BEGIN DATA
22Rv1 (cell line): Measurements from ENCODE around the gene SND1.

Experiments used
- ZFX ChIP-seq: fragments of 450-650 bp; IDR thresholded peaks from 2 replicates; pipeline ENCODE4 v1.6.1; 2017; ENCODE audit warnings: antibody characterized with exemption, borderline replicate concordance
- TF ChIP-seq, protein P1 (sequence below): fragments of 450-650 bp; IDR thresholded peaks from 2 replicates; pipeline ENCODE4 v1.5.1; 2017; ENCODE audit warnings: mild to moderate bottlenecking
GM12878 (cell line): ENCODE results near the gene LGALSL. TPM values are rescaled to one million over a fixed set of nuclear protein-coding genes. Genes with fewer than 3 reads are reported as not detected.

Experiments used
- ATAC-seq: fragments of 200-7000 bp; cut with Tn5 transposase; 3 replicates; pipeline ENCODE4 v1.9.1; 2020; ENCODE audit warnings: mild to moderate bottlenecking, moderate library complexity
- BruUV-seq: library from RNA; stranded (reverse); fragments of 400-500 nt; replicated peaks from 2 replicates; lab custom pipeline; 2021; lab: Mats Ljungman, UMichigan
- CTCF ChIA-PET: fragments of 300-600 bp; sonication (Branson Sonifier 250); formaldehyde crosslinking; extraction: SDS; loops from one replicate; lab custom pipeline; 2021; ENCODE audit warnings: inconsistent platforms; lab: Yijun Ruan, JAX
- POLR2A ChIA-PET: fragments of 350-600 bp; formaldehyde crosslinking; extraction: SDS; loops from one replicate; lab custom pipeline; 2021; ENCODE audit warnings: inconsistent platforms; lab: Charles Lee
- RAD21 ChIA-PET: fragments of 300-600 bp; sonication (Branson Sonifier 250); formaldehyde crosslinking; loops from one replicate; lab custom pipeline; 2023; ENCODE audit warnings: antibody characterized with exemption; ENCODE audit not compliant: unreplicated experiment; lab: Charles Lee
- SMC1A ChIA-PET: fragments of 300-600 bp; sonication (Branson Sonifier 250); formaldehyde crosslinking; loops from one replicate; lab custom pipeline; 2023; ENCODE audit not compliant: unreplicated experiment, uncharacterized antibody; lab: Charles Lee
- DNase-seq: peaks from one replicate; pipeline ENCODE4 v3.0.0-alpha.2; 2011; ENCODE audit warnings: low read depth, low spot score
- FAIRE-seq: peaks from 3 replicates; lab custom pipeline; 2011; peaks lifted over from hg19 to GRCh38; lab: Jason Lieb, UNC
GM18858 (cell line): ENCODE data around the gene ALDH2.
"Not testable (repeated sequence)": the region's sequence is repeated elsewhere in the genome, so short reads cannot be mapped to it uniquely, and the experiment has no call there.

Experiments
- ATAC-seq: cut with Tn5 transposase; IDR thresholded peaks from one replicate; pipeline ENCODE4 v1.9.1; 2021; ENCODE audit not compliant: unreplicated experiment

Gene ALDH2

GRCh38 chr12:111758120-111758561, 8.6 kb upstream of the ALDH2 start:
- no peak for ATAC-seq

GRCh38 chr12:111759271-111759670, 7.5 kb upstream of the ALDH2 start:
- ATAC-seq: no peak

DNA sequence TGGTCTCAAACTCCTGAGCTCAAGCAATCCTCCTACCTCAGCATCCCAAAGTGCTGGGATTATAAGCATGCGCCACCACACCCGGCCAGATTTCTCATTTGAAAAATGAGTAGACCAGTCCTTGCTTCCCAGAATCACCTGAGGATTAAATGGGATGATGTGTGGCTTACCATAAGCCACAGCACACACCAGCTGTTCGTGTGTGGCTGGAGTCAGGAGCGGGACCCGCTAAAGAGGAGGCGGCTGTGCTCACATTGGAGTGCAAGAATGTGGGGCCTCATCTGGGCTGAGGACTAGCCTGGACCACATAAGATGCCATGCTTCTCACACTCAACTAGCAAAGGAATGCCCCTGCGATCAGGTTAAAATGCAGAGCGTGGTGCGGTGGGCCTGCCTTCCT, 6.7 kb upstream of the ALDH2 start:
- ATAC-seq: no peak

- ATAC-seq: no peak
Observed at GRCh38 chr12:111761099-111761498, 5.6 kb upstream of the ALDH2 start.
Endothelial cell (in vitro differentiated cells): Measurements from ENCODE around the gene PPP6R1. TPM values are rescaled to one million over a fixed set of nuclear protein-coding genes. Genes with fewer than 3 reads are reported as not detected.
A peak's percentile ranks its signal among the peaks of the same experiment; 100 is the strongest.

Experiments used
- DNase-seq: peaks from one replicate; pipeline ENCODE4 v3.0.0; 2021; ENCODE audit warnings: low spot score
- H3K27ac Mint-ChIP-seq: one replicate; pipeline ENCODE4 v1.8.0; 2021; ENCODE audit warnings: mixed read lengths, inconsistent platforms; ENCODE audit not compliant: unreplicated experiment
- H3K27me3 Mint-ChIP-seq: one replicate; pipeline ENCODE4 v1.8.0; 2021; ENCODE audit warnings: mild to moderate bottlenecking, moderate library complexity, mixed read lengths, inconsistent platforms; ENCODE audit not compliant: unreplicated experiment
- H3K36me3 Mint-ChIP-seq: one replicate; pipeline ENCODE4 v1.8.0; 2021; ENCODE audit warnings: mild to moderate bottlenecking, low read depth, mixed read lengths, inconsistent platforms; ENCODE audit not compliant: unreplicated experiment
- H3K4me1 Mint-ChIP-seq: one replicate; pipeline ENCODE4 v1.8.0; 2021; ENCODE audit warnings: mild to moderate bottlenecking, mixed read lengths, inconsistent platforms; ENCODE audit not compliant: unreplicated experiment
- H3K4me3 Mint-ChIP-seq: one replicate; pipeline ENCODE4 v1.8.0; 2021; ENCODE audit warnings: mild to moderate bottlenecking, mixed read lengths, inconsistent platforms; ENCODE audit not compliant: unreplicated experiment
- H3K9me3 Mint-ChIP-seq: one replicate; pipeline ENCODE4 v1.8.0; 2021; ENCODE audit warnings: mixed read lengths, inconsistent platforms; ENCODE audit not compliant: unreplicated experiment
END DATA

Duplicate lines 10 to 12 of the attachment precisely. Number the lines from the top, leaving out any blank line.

- POLR2A ChIA-PET: fragments of 350-600 bp; formaldehyde crosslinking; extraction: SDS; loops from one replicate; lab custom pipeline; 2021; ENCODE audit warnings: inconsistent platforms; lab: Charles Lee
- RAD21 ChIA-PET: fragments of 300-600 bp; sonication (Branson Sonifier 250); formaldehyde crosslinking; loops from one replicate; lab custom pipeline; 2023; ENCODE audit warnings: antibody characterized with exemption; ENCODE audit not compliant: unreplicated experiment; lab: Charles Lee
- SMC1A ChIA-PET: fragments of 300-600 bp; sonication (Branson Sonifier 250); formaldehyde crosslinking; loops from one replicate; lab custom pipeline; 2023; ENCODE audit not compliant: unreplicated experiment, uncharacterized antibody; lab: Charles Lee